Basketball may be all the rage, but what if your kid just isn’t into team sports? It can be difficult to decide what kinds of activities are best for your child, especially if you’re raising an introvert.
I am raising three introverts, which comes as no surprise when we consider that both myself and my husband are introverts. Recently, my kids brought home a paper from school about signing up for a youth basketball team. Now, my kids enjoy shooting hoops at home, but is basketball the best activity for my creative introverts? Knowing my children’s needs for a slower-paced evening after school to recharge before the next day, I knew instinctively that adding nightly team practices and weekend games to their schedules would have the potential to wreak havoc on the family.
Introversion, or extraversion, is an inborn trait that directs part of everyone’s temperament. Many people liken extraverts as outgoing and introverts as shy, but it’s not nearly that simple. I’m an introvert, and I’m not shy. There are many introverts who enjoy social environments, just as there exists extraverts who struggle with social anxiety.
Moreover, introversion and extraversion sits on a continuum. We are all part introvert and extravert; just some of us are more so one than the other. And so it is with our children. For the most part, though, strong introverts share similar tendencies:
- Prefer one-on-one or small group social environments
- Are quiet in large social settings
- Are strong listeners, but need to think before they speak
- Have deep inner lives
- Prefer not show their emotions, though they have exceptional empathy and emotional intelligence
- Learn well through observing
- Prefers watching a game or activity before joining in
- Have high self-awareness
- Become easily overstimulated
- Recharge with alone time to focus inside themselves
- Seek quiet and solitude after school or other social events even if those activities were fun
- Do better in a slower-paced environment.
You may notice that your child gravitates towards activities of creative expression, which naturally unfolds out of their deep inner lives. Solitude is also a necessary prerequisite to innovation, allowing the brain to combine seemingly unrelated thoughts into new ideas. Introverts have all the ingredients for creativity.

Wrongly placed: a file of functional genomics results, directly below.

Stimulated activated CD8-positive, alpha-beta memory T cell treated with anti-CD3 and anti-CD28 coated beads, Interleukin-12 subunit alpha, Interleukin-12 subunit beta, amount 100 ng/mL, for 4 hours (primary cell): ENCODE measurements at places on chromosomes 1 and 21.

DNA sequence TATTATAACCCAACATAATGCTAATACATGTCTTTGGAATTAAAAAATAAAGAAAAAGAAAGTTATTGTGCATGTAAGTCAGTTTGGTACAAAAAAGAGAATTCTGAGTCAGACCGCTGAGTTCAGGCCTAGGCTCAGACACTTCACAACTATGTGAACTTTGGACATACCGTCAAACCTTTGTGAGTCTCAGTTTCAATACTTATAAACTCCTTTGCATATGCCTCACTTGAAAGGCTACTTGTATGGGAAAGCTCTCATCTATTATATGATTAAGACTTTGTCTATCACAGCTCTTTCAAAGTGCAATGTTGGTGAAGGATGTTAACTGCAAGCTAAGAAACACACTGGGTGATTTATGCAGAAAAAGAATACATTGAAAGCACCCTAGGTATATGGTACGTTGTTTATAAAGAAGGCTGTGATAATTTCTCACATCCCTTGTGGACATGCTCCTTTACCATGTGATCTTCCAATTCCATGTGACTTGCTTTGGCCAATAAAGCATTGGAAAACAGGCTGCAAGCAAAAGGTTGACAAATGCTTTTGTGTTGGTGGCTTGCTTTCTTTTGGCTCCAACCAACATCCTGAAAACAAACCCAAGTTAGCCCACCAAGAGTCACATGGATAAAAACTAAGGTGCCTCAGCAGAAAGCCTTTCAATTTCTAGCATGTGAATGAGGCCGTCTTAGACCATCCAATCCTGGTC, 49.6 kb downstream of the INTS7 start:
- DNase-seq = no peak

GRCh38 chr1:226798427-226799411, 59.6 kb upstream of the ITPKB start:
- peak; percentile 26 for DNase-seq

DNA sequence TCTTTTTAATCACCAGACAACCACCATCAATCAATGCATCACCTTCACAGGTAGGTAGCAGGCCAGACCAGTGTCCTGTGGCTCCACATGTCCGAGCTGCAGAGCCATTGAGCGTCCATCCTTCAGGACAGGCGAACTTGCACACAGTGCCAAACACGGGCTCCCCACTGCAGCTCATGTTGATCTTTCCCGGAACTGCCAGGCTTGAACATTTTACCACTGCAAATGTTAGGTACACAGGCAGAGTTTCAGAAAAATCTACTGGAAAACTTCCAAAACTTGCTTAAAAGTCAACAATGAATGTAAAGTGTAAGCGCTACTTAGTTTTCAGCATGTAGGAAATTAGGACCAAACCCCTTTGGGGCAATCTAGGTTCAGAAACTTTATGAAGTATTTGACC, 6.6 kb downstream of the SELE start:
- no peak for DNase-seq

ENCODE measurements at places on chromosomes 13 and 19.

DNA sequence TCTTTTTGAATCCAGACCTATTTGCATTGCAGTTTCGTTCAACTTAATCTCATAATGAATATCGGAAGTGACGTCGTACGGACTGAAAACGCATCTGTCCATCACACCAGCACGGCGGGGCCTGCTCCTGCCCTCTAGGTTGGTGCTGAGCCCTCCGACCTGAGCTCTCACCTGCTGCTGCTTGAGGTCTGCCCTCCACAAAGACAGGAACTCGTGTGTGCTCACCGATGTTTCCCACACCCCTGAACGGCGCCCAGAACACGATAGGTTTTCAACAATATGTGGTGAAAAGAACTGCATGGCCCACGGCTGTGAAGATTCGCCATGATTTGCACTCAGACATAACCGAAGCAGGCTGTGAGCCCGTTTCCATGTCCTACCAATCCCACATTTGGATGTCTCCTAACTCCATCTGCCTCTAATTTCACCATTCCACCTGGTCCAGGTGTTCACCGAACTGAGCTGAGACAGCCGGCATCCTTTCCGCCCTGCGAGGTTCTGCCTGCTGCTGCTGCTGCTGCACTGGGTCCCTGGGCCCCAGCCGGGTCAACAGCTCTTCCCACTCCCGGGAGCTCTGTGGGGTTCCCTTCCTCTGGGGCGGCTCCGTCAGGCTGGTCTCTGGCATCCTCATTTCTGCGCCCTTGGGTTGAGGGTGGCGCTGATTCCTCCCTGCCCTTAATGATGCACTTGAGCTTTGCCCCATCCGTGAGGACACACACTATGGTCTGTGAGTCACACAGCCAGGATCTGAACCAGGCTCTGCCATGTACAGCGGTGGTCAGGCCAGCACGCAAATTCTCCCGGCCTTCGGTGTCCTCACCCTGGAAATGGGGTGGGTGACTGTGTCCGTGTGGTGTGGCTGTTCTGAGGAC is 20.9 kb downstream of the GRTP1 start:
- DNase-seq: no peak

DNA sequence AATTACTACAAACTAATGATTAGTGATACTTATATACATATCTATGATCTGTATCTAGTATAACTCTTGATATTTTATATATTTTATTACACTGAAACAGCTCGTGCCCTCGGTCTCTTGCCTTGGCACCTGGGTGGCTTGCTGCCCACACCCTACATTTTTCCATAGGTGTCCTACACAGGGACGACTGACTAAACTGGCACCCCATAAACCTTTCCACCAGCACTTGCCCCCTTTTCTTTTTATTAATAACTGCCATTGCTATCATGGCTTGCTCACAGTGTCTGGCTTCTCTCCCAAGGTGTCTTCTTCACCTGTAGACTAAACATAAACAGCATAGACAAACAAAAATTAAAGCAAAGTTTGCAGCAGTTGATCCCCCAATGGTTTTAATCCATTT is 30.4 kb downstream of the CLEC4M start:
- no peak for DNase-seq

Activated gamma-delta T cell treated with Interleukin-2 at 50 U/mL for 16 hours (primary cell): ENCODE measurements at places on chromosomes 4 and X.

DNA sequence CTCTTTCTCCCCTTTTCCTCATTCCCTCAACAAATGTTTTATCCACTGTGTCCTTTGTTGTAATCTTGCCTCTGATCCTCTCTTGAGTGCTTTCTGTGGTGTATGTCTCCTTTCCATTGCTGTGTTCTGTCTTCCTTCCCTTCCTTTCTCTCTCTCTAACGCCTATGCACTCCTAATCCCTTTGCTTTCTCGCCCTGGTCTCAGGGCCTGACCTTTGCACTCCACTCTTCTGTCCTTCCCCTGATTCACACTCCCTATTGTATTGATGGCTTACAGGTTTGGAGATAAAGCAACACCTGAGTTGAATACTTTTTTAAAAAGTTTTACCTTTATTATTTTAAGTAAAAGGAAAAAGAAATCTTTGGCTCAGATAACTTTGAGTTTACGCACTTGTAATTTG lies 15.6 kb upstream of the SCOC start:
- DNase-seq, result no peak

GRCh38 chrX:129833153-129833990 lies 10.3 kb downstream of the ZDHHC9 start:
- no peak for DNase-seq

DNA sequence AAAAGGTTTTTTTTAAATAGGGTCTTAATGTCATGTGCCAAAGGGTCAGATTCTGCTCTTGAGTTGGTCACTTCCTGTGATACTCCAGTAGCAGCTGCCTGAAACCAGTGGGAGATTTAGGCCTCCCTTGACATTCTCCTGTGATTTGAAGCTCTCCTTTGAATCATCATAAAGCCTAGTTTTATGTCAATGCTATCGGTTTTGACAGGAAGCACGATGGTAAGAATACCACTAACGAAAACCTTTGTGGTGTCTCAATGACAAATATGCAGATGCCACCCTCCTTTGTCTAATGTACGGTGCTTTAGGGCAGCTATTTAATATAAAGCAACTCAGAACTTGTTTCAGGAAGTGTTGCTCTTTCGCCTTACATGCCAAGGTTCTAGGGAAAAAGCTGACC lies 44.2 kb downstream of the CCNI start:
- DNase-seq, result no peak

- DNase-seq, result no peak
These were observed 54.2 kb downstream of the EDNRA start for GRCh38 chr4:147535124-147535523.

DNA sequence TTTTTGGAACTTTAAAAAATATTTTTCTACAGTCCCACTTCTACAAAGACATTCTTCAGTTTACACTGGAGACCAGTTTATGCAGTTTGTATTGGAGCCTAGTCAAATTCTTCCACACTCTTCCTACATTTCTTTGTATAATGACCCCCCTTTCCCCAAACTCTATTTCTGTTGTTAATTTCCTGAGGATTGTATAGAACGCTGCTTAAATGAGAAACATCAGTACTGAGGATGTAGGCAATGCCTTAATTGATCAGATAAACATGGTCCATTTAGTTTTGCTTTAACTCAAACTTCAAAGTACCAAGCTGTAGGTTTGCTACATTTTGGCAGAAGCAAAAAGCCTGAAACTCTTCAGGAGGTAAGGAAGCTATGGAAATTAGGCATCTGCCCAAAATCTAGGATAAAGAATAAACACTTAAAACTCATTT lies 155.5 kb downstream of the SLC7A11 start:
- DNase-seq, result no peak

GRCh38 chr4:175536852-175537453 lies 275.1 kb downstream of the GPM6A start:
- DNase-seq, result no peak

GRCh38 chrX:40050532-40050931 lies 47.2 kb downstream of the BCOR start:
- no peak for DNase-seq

When looking at the best activities for your introvert, watch your child for clues to his talents. Here five great activities for your introverted child:
It sounds counterintuitive that a child who doesn’t want to share her emotions, and prefers more intimate conversation, would enjoy drama. But drama is a natural creative expression for introverts because of their rich imaginations and great understanding of emotions owing to their deep inner lives and practice of observing others. Drama classes, taking a character role in a play, or reciting poetry, can help an introvert blossom.
Really, any kind of art falls into this category — drawing, painting, sculpting, Legos, chalk, etc. — but rather than following only predetermined instructions such as on Pinterest crafts or coloring books, let your child come up with their own creation. Art classes can give your child the best of both worlds — skill development, while allowing room for creative innovation.
At home, consider stocking your art cabinet with ribbon, paper plates, buttons, popsicle sticks, clothes pins, glue, glitter glue, markers, crayons, googly eyes, pipe cleaners, empty toilet paper rolls, small empty boxes, and just about anything else. And then let your child create whatever he wants.
Like with art, just about anything musical falls into this category — singing, playing an instrument, listening to music, and songwriting. Some children have a knack to pick up any instrument, from piano to bango, and learn to play it. Most need formal instruction. The piano or violin are both great instruments to begin with to learn music theory, but the standard school band instruments like the trumpet are good for kids who just want to learn to play an instrument.
Still, even listening to music — and building an appreciation for a variety of genres — builds creative connections in your child’s brain while tapping into his introvert tendencies.
Many introverts bond well to animals, because of their keen sense of empathy and ability to catch small details through observation. Consider getting your child a pet she can interact with, and she just may discover a hidden gift in being able to train animals. Dogs and cats are both great options, but so can guinea pigs, small parrots, and bearded dragons. If you have the room outside, consider a horse or even chickens.
5. Certain Sports
While some introverts really enjoy team sports, others can become easily overstimulated and drained by such sports as volleyball, football, hockey, and basketball. Introverts tend to do better with sports in smaller groups like tennis, slower-paced like golf, and solo like archery, dance, track, skiing, snowboarding, etc. Your child doesn’t have to be a star athlete; these are all good at promoting physical fitness, too.